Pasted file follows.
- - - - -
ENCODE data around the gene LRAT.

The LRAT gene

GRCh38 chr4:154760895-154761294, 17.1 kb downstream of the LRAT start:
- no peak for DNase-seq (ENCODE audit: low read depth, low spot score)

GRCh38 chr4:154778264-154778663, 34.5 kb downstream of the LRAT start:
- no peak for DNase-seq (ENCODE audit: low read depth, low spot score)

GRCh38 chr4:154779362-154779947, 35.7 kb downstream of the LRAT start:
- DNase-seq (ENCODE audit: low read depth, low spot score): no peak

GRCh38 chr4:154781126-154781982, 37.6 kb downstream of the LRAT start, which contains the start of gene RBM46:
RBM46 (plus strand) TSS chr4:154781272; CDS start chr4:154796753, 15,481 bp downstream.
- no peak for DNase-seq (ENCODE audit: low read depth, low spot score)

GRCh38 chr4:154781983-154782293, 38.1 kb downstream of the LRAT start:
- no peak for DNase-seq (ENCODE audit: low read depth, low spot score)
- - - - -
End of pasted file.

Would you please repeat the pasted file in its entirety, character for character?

ENCODE data around the gene LRAT.

The LRAT gene

GRCh38 chr4:154760895-154761294, 17.1 kb downstream of the LRAT start:
- no peak for DNase-seq (ENCODE audit: low read depth, low spot score)

GRCh38 chr4:154778264-154778663, 34.5 kb downstream of the LRAT start:
- no peak for DNase-seq (ENCODE audit: low read depth, low spot score)

GRCh38 chr4:154779362-154779947, 35.7 kb downstream of the LRAT start:
- DNase-seq (ENCODE audit: low read depth, low spot score): no peak

GRCh38 chr4:154781126-154781982, 37.6 kb downstream of the LRAT start, which contains the start of gene RBM46:
RBM46 (plus strand) TSS chr4:154781272; CDS start chr4:154796753, 15,481 bp downstream.
- no peak for DNase-seq (ENCODE audit: low read depth, low spot score)

GRCh38 chr4:154781983-154782293, 38.1 kb downstream of the LRAT start:
- no peak for DNase-seq (ENCODE audit: low read depth, low spot score)